Bible teaching ministries grow when new groups are started. On average, each new group properly
started will raise the overall attendance of the teaching ministry by 10 people. But when do you know it’s time to start a new group? There are at least 5 times when you should start a new group:
- When you have a group whose members have more than a 10 year age span – You wouldn’t put a 4 year old and a fourteen year old in the same Bible study group – and neither should you put adults who have more than ten years of age difference in the same group. A decade or more of age difference makes it more difficult for people to relate to one another. When you have a “catch-all” class with group members who run the age gamut, it’s time to start a new group and narrow the target audience of each group! Guests will be more likely to “stick” when they attend the group, and group members will have more in common because they are closer in age and share similar experiences at their particular stage of life.
- When you have more than 25 adults enrolled in a class – a tried and true organizational chart that has been used for decades in Christian education specifies that enrollment should max out at 25 adults. With a 40-50% attendance rate, approximately 10-12 adults would be present each time the group gathers for Bible study. The remaining adults who are absent would be reached and cared for by the group’s teacher and care leaders. When enrollment exceeds 25, the span of care often gets too broad and people fall through the cracks.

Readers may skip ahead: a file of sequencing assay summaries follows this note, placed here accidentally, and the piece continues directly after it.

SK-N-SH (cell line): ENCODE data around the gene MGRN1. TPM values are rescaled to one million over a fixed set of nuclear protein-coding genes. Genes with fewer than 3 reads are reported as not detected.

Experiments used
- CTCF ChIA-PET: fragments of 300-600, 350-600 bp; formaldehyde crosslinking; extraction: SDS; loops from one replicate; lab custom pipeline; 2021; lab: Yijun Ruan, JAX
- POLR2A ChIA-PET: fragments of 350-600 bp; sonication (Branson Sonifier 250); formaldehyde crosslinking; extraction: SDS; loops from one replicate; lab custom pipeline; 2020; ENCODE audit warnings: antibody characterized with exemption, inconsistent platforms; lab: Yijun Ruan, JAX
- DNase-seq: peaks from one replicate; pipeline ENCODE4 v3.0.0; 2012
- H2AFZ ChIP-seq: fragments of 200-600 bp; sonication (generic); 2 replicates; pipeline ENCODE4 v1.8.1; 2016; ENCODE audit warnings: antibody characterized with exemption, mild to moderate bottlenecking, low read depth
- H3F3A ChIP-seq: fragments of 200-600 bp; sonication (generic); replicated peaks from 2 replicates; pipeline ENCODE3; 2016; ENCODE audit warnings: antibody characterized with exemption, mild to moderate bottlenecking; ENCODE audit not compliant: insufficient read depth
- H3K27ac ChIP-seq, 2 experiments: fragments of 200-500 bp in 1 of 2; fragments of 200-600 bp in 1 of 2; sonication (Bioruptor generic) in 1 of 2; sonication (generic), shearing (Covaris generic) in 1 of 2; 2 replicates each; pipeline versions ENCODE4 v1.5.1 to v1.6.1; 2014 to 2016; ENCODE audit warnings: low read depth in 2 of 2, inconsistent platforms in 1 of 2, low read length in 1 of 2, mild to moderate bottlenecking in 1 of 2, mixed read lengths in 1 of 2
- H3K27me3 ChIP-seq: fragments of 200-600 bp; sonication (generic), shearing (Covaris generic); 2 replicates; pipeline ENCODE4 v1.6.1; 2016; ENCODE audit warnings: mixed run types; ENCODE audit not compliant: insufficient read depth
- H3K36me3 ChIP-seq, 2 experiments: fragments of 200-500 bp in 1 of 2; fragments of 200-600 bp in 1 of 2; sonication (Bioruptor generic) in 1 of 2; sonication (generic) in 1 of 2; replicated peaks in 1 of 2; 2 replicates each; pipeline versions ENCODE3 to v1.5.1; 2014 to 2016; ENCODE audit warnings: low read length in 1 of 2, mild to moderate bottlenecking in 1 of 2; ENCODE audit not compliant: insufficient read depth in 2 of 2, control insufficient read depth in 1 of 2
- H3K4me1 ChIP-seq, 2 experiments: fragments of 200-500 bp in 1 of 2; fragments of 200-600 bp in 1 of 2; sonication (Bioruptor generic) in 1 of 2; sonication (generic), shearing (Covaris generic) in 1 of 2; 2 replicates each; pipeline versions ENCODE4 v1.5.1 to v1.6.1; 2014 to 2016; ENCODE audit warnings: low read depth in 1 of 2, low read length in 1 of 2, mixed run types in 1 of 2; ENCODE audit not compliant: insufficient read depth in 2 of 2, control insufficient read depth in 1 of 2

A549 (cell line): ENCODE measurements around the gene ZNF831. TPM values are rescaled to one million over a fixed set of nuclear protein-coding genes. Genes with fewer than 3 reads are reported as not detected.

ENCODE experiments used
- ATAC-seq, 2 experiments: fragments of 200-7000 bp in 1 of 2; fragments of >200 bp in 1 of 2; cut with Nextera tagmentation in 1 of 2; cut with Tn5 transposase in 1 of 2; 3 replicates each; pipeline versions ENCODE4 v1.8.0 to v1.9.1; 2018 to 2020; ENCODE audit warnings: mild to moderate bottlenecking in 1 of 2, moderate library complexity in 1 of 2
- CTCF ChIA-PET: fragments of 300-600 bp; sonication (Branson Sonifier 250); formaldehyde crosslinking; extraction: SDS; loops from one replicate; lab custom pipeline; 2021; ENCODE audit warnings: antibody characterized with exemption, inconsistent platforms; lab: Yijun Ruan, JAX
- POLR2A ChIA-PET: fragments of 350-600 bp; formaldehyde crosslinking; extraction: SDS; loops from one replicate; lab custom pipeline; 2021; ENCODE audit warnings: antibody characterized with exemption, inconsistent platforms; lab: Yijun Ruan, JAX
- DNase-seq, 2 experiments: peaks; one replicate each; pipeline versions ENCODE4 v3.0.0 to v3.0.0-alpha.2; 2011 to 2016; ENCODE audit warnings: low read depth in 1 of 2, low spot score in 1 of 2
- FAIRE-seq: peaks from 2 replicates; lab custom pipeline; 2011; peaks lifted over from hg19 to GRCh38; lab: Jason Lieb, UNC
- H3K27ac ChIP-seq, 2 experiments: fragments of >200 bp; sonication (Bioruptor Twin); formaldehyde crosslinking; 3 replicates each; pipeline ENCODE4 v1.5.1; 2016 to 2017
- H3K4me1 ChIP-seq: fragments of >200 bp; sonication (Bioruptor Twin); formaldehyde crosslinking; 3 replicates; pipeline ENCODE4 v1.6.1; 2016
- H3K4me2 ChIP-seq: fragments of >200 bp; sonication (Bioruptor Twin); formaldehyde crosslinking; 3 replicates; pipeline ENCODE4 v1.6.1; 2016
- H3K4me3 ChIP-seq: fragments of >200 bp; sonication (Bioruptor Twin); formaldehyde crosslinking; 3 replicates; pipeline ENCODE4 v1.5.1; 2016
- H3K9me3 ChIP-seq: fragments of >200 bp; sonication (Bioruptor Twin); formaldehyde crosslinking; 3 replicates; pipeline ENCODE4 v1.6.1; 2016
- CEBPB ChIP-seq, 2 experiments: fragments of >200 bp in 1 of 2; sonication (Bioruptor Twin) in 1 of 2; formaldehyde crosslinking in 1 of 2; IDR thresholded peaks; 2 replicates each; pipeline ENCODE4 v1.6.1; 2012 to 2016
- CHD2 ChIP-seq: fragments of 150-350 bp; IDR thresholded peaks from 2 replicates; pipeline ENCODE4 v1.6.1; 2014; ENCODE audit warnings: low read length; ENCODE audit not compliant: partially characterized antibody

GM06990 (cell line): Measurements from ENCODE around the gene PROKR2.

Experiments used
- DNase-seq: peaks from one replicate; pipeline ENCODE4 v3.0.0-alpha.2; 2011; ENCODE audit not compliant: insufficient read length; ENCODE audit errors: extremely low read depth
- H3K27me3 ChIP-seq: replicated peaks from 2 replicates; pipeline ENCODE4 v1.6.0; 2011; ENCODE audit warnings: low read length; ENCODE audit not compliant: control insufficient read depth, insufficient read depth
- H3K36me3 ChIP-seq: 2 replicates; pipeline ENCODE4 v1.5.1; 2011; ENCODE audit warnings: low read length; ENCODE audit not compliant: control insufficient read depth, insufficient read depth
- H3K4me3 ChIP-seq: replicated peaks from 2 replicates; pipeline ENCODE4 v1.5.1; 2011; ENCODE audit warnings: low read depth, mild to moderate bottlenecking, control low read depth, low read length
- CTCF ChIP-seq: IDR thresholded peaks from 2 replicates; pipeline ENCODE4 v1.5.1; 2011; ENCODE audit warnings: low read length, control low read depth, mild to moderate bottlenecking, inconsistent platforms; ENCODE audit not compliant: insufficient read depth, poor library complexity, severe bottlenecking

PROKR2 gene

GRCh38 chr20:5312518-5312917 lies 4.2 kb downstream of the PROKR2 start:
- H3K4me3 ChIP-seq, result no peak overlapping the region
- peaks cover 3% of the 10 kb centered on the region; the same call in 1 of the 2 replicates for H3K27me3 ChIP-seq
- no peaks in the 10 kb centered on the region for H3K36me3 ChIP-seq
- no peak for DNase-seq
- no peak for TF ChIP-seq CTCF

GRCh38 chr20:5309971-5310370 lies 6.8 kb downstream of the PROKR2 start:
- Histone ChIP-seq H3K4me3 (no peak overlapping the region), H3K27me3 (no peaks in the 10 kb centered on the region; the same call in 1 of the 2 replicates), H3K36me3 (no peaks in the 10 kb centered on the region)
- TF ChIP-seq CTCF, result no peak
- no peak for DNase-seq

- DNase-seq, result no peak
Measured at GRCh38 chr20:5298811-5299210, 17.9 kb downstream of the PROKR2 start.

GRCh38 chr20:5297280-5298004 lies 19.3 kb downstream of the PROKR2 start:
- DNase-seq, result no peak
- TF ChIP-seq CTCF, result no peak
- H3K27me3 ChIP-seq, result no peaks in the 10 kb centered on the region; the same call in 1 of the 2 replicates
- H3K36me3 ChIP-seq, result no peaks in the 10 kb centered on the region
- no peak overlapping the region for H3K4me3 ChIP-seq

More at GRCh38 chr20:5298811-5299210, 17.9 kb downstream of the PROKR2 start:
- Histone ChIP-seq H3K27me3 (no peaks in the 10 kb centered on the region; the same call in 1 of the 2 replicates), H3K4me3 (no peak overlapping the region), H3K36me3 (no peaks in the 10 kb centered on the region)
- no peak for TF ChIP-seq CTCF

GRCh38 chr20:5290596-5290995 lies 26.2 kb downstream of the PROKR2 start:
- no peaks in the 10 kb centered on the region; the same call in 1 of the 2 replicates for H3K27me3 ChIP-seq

- When the room in which the group meets is 80% or more full – when a group’s meeting space is 80% full, the group stops growing. Although there may be seats available, the room looks like it’s full and people cannot sit where they want. Groups may actually exceed the recommended upper limit of 80% of a room’s capacity for the short-term, but in the long-run, the group’s attendance is almost always negatively affected and attendance drops below the 80% level.
- When adult prospects are without a corresponding class – if prospects come to your church and you have no group in which they naturally fit, it’s time to start another group for them. When you look around your church or community and see possibilities for reaching adults for whom you have no Bible study option, it’s time to start a group for them.
- When a group has been together longer than 2 years – groups of adults who have been together longer than 24 months tend to be hard for guests to infiltrate. Assimilation becomes problematic because relationships among current group members are solid, and they just don’t have much margin in their lives to invest in establishing new friendships with new group members. Having visited churches in the not-to-distant past as my family and I looked for a new church home, we experienced this first-hand. It’s hard to be accepted into a group that has been together for more than 24 months.